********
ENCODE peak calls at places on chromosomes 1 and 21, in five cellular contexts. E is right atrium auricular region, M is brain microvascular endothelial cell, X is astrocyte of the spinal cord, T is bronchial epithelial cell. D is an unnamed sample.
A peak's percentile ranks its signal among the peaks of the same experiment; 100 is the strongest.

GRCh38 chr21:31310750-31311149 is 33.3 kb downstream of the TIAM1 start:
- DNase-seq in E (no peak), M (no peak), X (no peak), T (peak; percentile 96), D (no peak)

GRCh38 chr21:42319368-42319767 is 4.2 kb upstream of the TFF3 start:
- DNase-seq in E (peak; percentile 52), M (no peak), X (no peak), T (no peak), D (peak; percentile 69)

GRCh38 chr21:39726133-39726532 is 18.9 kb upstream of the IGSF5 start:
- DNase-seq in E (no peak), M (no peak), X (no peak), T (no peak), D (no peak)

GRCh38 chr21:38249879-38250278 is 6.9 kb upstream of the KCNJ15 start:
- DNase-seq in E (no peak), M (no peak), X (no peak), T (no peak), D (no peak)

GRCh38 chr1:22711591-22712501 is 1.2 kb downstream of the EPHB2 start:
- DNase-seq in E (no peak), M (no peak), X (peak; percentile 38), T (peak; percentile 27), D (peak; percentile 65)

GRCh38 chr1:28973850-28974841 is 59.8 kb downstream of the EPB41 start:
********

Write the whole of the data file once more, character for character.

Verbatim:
ENCODE peak calls at places on chromosomes 1 and 21, in five cellular contexts. E is right atrium auricular region, M is brain microvascular endothelial cell, X is astrocyte of the spinal cord, T is bronchial epithelial cell. D is an unnamed sample.
A peak's percentile ranks its signal among the peaks of the same experiment; 100 is the strongest.

GRCh38 chr21:31310750-31311149 is 33.3 kb downstream of the TIAM1 start:
- DNase-seq in E (no peak), M (no peak), X (no peak), T (peak; percentile 96), D (no peak)

GRCh38 chr21:42319368-42319767 is 4.2 kb upstream of the TFF3 start:
- DNase-seq in E (peak; percentile 52), M (no peak), X (no peak), T (no peak), D (peak; percentile 69)

GRCh38 chr21:39726133-39726532 is 18.9 kb upstream of the IGSF5 start:
- DNase-seq in E (no peak), M (no peak), X (no peak), T (no peak), D (no peak)

GRCh38 chr21:38249879-38250278 is 6.9 kb upstream of the KCNJ15 start:
- DNase-seq in E (no peak), M (no peak), X (no peak), T (no peak), D (no peak)

GRCh38 chr1:22711591-22712501 is 1.2 kb downstream of the EPHB2 start:
- DNase-seq in E (no peak), M (no peak), X (peak; percentile 38), T (peak; percentile 27), D (peak; percentile 65)

GRCh38 chr1:28973850-28974841 is 59.8 kb downstream of the EPB41 start: